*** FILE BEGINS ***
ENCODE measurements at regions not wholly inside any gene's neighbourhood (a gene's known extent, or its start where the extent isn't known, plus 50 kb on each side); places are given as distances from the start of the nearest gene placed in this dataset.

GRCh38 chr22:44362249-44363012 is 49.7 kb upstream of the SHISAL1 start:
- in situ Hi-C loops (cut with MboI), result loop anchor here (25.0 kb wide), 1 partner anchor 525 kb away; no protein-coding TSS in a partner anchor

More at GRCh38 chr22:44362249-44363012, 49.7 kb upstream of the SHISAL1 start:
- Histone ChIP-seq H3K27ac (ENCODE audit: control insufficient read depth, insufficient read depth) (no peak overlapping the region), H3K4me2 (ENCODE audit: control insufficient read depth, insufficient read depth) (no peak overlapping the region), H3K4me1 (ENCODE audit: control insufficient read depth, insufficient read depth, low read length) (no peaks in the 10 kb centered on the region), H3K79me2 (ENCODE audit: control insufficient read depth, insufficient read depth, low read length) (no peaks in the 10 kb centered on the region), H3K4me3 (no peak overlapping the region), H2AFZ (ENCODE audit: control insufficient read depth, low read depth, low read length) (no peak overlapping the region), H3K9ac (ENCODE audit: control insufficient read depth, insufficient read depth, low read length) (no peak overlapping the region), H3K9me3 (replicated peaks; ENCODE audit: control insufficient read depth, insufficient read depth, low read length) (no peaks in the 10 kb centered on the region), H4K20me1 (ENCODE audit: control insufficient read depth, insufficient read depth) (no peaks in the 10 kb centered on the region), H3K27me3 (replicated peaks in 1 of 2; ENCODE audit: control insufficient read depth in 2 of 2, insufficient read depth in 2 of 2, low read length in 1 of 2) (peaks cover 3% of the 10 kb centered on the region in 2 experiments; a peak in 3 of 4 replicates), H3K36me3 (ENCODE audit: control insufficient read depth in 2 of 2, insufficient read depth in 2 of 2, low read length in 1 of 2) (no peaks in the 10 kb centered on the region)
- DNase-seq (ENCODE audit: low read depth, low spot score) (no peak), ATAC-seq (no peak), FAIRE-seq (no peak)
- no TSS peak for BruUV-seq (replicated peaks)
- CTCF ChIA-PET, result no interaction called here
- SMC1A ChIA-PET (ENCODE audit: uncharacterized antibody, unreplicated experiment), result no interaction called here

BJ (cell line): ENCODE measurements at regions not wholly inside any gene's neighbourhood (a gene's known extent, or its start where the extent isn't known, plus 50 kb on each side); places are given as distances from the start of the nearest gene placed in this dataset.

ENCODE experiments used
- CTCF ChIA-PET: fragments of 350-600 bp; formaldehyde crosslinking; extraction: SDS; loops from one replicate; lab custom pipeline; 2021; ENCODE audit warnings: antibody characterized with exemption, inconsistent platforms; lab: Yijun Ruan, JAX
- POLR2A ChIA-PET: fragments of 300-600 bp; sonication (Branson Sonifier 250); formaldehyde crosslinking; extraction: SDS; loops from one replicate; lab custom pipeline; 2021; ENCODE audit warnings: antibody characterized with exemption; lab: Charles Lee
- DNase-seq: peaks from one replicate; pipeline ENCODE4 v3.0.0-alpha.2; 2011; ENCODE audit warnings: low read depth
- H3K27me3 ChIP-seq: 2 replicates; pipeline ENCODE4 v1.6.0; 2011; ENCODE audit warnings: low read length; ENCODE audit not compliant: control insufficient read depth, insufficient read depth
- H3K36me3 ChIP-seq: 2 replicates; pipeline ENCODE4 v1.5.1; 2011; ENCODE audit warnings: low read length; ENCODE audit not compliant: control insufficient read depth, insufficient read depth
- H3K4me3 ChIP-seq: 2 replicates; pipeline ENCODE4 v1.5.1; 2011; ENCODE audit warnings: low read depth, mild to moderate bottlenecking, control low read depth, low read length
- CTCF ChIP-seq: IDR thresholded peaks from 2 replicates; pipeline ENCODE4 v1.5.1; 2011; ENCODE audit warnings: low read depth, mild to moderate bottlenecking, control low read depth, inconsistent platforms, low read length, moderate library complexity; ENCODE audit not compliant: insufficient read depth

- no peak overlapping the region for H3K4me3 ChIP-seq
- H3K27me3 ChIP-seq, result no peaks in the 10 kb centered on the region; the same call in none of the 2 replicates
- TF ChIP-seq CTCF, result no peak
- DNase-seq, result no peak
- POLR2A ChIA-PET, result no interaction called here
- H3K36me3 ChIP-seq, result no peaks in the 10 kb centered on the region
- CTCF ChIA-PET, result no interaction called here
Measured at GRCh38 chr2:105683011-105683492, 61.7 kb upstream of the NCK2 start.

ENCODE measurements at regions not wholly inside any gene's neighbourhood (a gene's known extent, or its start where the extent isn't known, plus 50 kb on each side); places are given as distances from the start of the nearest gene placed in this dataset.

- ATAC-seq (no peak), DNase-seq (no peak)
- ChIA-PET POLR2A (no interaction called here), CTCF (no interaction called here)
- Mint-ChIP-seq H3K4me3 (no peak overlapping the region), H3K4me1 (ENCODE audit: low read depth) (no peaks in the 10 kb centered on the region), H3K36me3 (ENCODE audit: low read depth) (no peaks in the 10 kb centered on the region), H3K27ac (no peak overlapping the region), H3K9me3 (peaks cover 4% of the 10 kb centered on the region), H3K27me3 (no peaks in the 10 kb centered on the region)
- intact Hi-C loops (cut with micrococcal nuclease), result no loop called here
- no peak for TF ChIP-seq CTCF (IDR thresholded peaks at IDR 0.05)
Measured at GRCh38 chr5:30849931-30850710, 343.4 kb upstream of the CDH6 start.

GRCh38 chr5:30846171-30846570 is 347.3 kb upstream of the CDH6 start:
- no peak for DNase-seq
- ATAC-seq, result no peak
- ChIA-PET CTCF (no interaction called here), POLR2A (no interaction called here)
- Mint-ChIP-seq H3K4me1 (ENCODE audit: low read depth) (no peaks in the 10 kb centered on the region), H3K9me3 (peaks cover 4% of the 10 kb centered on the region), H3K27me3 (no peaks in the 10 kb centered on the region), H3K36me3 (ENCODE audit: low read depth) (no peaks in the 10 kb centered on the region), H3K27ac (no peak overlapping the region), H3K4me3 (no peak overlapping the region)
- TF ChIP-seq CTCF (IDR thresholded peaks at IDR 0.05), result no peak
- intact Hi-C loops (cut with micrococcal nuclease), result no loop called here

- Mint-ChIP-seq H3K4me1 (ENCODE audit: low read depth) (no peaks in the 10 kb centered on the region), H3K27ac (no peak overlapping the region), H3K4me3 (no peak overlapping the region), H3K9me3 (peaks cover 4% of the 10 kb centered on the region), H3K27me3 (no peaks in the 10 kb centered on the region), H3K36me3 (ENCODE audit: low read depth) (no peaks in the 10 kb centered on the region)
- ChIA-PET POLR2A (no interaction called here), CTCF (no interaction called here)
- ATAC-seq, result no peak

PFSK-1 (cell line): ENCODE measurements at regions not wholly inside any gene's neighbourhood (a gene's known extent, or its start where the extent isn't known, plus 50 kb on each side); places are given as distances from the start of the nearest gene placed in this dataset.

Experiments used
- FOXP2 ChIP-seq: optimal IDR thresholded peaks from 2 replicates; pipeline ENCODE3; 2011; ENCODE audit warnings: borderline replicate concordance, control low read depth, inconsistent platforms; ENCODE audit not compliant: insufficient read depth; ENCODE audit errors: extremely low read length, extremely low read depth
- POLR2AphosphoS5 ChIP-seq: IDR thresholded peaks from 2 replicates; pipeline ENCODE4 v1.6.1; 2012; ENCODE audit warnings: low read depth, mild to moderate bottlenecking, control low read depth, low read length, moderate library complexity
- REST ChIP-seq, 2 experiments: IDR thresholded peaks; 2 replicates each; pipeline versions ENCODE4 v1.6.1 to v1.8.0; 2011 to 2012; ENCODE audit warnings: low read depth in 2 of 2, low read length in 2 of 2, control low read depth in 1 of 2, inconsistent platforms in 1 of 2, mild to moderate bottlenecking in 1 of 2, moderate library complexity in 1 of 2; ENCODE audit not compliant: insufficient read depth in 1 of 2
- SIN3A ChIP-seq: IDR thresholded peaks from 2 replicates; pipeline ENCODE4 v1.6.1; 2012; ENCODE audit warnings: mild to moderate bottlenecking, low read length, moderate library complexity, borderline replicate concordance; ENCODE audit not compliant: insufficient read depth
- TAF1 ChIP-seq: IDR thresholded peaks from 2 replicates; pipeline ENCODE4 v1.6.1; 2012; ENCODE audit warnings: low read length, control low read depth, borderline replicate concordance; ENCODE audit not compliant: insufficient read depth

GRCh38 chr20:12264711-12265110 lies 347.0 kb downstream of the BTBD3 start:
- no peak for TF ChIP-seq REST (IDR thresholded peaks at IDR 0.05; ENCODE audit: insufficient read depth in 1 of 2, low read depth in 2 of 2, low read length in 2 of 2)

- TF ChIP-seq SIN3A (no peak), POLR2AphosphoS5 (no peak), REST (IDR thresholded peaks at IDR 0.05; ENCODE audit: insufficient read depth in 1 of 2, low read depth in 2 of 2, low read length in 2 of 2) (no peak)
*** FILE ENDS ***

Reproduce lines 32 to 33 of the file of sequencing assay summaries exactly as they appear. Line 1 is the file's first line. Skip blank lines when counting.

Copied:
- no peak for TF ChIP-seq CTCF (IDR thresholded peaks at IDR 0.05)
Measured at GRCh38 chr5:30849931-30850710, 343.4 kb upstream of the CDH6 start.